Costas Panayotakis is Associate Professor of Sociology at the New York City College of Technology of the City University of New York and author of Remaking Scarcity: From Capitalist Inefficiency to Economic Democracy (Pluto Press).

Notes:

(i) See http://www.nytimes.com/2012/12/14/opinion/krugman-the-gops-existential-crisis.html?_r=0

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Readers Comments (5)

  1. D12345 says:

    This is a great commentary. Krugman presents a very limited, sheltered, and naive world view which makes him the perfect foil for the right.
    Just as Obama is vilified as a socialist. If Obama and Krugman are the extremists, we can see where the equilibrium is being established.

    Krugman also is determined to see the austerity program as “ideology.” Pundits want to “appear serious” etc. He never confronts the fact that the austerity paves the way for dismantling every workers’ right, every social program, and every public works program.

    I recall Rachel Maddow and others chortling after 2010 that the Republicans were finished as a party. Today again, we see all of the demographic proof that they can’t win. This while right to work laws, abortion restrictions, voting restrictions are spreading like wildfire.

    Great work.!!

     
    • D12345 says:

      typo….they were chortling after 2008!!!

      and starting to chortle again with the demographics etc.

       
  2. carlyle says:

    The entire country has moved right and the entire country will pay with fear, poverty,and despair.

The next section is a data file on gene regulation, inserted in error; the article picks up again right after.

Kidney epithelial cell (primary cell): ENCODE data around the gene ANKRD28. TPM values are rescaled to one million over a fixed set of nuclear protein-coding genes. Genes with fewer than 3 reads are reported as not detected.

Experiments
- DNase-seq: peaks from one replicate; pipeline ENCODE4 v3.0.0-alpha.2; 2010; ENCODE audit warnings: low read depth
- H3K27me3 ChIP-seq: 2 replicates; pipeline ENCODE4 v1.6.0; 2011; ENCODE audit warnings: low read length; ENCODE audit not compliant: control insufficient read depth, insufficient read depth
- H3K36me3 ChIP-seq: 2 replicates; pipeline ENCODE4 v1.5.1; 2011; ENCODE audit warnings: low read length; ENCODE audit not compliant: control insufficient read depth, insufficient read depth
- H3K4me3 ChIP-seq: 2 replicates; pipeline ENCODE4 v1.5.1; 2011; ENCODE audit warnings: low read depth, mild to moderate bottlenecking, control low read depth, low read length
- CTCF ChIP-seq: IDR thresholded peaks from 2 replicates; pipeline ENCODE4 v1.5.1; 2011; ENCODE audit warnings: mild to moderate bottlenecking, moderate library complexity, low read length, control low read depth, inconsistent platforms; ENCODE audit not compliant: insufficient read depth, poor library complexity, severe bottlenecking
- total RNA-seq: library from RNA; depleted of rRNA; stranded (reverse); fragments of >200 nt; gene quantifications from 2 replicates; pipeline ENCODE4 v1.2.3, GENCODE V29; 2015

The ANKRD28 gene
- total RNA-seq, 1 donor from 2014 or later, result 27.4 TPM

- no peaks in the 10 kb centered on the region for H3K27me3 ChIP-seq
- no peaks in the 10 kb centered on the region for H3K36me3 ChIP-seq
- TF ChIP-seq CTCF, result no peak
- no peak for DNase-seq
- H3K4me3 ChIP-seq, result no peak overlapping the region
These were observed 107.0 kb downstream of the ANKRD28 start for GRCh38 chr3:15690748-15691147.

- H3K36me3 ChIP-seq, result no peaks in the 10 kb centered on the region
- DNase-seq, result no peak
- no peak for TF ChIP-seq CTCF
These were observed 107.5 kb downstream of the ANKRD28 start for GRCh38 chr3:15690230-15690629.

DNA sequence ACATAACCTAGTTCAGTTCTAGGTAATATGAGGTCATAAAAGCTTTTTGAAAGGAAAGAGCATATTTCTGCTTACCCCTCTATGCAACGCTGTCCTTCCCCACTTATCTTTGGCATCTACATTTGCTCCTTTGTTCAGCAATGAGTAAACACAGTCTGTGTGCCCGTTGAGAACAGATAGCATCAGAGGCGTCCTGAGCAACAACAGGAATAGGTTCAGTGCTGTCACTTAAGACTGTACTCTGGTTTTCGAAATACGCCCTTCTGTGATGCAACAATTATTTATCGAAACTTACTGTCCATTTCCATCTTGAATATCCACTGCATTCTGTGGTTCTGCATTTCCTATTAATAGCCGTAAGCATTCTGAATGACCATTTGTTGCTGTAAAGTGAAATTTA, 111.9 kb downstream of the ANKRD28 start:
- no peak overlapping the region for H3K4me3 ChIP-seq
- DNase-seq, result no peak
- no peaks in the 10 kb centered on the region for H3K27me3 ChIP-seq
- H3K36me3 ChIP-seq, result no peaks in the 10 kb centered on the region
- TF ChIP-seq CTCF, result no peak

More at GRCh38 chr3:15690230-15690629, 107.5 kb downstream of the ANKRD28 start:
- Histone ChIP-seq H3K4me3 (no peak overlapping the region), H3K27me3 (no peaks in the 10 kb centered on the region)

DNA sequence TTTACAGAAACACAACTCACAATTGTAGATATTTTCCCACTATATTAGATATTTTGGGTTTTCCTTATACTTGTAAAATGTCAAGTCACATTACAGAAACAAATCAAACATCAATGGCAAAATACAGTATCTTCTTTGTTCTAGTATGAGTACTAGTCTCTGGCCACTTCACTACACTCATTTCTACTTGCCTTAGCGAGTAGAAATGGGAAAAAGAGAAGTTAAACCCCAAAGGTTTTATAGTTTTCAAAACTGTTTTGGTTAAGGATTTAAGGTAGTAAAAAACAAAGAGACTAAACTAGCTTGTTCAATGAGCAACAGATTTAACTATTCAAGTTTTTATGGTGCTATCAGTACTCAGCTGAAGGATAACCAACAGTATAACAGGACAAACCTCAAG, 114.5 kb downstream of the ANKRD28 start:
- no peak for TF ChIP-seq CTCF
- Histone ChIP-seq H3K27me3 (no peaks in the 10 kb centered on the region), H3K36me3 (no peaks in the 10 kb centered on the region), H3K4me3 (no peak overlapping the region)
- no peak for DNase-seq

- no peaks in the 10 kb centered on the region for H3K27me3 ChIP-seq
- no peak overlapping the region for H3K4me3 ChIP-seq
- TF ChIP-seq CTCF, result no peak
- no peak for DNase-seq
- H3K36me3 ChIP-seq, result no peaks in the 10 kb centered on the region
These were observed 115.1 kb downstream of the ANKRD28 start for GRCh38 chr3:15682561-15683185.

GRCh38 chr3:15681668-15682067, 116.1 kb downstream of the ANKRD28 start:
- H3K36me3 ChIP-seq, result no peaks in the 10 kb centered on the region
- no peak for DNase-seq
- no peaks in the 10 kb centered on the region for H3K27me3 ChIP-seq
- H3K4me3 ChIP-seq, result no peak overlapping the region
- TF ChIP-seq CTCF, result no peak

There is only one direction for the economy to move following any agreement that includes one,two, or three trillion dollars of Government spending cuts over the next decade. There is a shortage of demand for goods and services now that will be magnified by any spending cut. Some portion of every dollar of reduced spending comes from the paycheck of some American worker. American workers are aready broke.

     
  3. marieburns says:

    Panayotakis has badly misread Krugman. What Krugman said in his column Friday was that Democrats have — so far — held the line on Medicare & Social Security. He does not imply here or elsewhere that Democrats have not shifted right.

    Panayotakis writes that “Krugman’s regular debunking of Republican non-sense is useful and welcome.” But I don’t think Panayotakis regularly reads Krugman, because if he did, he would know that Krugman does not disagree with the thrust of Panayotakis’ criticism of Democrats. Here is Krugman in 2009, for instance, on the right-winginess of ObamaCare: “Nixon’s proposal for health care reform looks a lot like Democratic proposals today. In fact, in some ways it was stronger.” Here he was last month, for the umpteenth time, warning Democrats (Obama) not to abandon their base to effect a “Grand Bargain.” Krugman has criticized Democrats — and Obama specifically — for abandoning core principles dozens if not hundreds of times in his column, on his blog, in other writings & in speeches & other public commentary.

    Krugman’s column on “The GOP’s Existential Crisis” is — as the headline suggests — not about Democrats; it’s about Republicans. Pretty much the only thing Krugman says about Democrats is, “Democrats didn’t go along with the program [to destroy the social safety net], and refused to give up.” He also implies here (& writes elsewhere) that Democrats look like America. This is not in any way — as a previous commenter suggests — a demonstration that Krugman has a “very limited, sheltered and naive world view.” It is simply a statement of fact.

    Before criticizing a writer for writing something he didn’t write, it’s a good idea to read what he did write.

    Marie Burns

     
  4. JAH says:

    Marie,
    Do you believe the Democrats are willing to significantly reduce the social safety net?